Having headed up London’s Serpentine Gallery for 25 years, curator Julia Peyton-Jones found herself suddenly under the glare of a much larger spotlight in 2017, when she became a mother for the first time at 64 years of age. Just eight years earlier, Britain was startled to learn that Suffolk’s Elizabeth Adeney had given birth at 66, after IVF treatments in the Ukraine. Both children are doing well, by the way.
This fascination, admittedly, has little to do with the indisputable fact that Peyton-Jones remains one of the most influential figures in the London art world—or perhaps anywhere. And so a new show under her direction at the Galerie Thaddeus Ropac (an outpost of the Paris and Salzburg galleries of the same name) certainly commands rapt attention. The focus of the exhibition is painting, and it thus carries the certainly pithy title of…A Focus on Painting.
Featured are four artists whose work binds them together mostly via their dedication to the medium. Argentine-Caribe Alvaro Barrington (now living in New York) was called a “rising star” by ArtNet earlier this year, and his recent series Garvey dealt with how migration impacts identity and artistic direction; while Philadelphia-based Dona Nelson‘s materials-centric abstractions have been dazzling critics since the late ’60s, with The New Yorker recently gushing that, “she gives notice that she will do anything, short of burning down her house to bully painting into freshly spluttering eloquence.”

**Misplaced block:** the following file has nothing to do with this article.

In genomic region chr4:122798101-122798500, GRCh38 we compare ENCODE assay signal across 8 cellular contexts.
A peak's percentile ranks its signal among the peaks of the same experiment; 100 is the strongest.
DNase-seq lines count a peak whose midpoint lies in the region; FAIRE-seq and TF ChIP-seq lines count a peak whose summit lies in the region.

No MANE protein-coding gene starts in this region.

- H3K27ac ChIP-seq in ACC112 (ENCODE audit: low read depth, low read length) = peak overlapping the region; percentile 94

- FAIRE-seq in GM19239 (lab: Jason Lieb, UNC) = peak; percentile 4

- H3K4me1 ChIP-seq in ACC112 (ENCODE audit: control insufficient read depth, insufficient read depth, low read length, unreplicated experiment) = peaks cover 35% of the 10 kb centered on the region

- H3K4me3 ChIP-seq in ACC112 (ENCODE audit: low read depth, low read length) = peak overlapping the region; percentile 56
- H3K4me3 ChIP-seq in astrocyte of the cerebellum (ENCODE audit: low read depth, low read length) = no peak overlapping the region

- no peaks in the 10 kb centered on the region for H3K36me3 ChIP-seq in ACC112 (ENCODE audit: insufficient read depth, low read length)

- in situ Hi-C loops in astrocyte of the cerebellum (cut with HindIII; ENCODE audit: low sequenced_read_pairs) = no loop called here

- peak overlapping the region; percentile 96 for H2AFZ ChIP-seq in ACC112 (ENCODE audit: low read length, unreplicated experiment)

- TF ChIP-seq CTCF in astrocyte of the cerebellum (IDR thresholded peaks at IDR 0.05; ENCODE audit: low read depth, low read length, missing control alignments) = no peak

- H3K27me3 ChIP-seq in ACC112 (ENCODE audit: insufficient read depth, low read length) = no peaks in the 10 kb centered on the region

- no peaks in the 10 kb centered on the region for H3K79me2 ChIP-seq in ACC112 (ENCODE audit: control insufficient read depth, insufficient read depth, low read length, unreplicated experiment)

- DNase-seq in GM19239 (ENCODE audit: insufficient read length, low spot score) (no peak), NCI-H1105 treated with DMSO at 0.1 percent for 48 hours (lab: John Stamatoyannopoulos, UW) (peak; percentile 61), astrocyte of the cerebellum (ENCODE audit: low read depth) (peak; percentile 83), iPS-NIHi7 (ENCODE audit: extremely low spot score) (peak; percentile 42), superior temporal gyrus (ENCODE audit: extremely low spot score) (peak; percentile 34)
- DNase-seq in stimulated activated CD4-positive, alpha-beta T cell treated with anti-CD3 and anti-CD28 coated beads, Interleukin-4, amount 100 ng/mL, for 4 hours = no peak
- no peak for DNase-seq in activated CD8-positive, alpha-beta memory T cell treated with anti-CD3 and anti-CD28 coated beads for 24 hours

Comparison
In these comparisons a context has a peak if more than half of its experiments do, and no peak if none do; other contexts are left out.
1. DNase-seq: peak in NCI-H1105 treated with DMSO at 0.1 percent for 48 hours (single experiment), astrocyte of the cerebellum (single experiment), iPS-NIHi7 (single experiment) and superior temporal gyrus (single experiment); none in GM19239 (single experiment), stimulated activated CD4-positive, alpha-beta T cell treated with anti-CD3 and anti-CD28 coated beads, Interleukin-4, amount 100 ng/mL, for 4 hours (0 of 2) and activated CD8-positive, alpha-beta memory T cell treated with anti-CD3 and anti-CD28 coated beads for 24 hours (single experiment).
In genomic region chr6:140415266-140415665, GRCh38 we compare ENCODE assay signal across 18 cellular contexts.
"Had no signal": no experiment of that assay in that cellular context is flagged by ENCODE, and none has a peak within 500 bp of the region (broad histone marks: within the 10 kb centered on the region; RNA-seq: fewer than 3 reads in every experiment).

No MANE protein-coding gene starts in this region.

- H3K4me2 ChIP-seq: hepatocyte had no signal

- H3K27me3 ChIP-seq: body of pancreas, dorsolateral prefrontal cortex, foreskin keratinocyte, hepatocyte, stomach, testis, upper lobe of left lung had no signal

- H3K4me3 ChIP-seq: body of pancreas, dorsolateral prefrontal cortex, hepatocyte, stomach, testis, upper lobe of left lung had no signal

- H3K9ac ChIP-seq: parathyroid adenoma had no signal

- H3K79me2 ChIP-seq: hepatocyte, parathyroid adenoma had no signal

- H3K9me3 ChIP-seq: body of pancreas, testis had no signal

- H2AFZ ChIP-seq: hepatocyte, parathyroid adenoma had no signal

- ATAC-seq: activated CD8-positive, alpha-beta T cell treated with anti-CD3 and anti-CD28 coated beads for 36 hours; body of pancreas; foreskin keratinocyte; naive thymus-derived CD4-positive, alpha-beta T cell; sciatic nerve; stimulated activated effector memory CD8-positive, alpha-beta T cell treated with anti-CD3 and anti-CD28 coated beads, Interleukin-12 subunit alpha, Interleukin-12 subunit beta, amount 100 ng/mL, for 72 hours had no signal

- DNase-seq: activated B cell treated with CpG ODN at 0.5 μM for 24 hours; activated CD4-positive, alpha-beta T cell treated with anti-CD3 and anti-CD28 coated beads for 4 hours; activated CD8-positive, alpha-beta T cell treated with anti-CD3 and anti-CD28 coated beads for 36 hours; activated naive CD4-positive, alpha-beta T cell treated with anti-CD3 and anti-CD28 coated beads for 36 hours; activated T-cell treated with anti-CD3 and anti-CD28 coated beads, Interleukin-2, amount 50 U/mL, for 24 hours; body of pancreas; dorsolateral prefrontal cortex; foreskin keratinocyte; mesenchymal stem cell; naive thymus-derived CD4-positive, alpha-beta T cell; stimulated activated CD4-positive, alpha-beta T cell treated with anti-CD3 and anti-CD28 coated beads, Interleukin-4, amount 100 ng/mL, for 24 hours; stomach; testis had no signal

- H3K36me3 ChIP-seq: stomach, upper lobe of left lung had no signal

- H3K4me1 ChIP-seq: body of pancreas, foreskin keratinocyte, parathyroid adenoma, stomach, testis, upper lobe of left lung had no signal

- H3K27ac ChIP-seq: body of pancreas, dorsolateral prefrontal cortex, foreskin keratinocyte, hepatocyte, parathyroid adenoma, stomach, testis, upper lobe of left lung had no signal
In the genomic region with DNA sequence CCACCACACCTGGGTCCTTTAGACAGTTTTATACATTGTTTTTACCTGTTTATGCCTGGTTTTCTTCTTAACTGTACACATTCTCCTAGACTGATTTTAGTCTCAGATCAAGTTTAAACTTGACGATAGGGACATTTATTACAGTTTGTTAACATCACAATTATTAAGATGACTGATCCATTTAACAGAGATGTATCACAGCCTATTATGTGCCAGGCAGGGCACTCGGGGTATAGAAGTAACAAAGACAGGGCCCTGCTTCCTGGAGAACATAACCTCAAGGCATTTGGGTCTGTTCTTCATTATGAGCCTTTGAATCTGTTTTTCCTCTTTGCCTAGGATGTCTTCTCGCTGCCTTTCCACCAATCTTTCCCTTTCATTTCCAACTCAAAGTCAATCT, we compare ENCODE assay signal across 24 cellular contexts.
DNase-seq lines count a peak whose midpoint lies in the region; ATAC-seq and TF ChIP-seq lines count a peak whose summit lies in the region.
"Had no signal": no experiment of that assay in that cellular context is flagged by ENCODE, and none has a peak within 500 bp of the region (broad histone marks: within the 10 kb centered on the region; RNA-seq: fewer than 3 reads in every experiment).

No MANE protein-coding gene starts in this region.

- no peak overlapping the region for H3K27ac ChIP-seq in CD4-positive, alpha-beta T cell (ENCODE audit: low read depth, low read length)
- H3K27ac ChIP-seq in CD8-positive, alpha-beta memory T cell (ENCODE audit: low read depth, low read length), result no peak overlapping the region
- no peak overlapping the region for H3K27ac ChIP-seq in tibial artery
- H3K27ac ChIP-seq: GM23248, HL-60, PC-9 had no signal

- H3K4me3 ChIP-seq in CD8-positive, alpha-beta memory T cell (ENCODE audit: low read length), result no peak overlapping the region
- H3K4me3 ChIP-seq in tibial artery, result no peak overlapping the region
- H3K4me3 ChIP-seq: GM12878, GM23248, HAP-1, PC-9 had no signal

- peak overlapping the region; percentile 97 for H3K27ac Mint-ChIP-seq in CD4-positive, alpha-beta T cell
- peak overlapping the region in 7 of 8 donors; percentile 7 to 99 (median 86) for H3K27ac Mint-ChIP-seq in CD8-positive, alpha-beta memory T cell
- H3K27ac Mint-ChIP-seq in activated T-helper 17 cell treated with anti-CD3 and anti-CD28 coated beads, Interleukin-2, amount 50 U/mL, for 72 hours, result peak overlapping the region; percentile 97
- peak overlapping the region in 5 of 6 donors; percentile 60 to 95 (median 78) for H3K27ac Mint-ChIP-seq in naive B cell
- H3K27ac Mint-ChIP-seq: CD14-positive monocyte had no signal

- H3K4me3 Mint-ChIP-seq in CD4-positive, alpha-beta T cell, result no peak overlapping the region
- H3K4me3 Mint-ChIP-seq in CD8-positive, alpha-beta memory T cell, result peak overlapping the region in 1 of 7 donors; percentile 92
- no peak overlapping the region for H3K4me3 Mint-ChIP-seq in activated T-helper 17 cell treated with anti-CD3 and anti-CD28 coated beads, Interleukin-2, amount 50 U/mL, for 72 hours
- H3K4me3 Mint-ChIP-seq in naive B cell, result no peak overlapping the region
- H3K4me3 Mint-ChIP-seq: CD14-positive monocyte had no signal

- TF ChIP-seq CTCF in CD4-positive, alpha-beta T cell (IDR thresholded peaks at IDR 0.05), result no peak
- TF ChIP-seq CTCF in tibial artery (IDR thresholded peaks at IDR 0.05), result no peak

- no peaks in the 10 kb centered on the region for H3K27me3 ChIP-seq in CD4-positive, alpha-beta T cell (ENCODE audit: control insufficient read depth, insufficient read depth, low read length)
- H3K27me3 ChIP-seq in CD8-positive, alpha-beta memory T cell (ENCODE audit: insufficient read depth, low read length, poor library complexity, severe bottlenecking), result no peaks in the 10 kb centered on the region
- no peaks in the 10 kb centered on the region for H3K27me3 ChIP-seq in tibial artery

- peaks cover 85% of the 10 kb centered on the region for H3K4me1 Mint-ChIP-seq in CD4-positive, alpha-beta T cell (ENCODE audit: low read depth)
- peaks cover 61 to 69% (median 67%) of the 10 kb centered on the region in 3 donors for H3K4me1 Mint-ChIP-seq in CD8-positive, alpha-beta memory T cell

Also featured is Londoner Rachel Jones, who at just 29 may have invented “neo-formism” (we just coined that, btw), with her ability to reimagine human forms into the fantastical and seemingly metaphorical; and finally, 35-year-old, Malaysian-born Mandy El-Sayegh is very much emerging as a deft collagist, who can also effortlessly employ sculpture, silkscreen and installation into her work.
“It is very exciting to look at the work of four painters, from the established to the emerging, and to see how each engages with the medium in widely different ways,” Peyton-Jones enthuses. “Alvaro Barrington has created two new pieces comprising thread, paint and burlap—one of which is made up of numerous parts; Mandy El-Sayegh has conceived an all-embracing installation across the gallery’s walls and floor; Dona Nelson blurs the lines between painting and sculpture; while at the core of Rachel Jones’ seemingly abstract work, the representation of the body is explored through exuberant colors and the textured surface.”
It should be noted that the Mayfair based gallery—just blocks from the Royal Academy—is actually open for physical visits, a hopeful sign for the London cultural community. A Focus on Painting opens today, September 11, at Galerie Ropac London.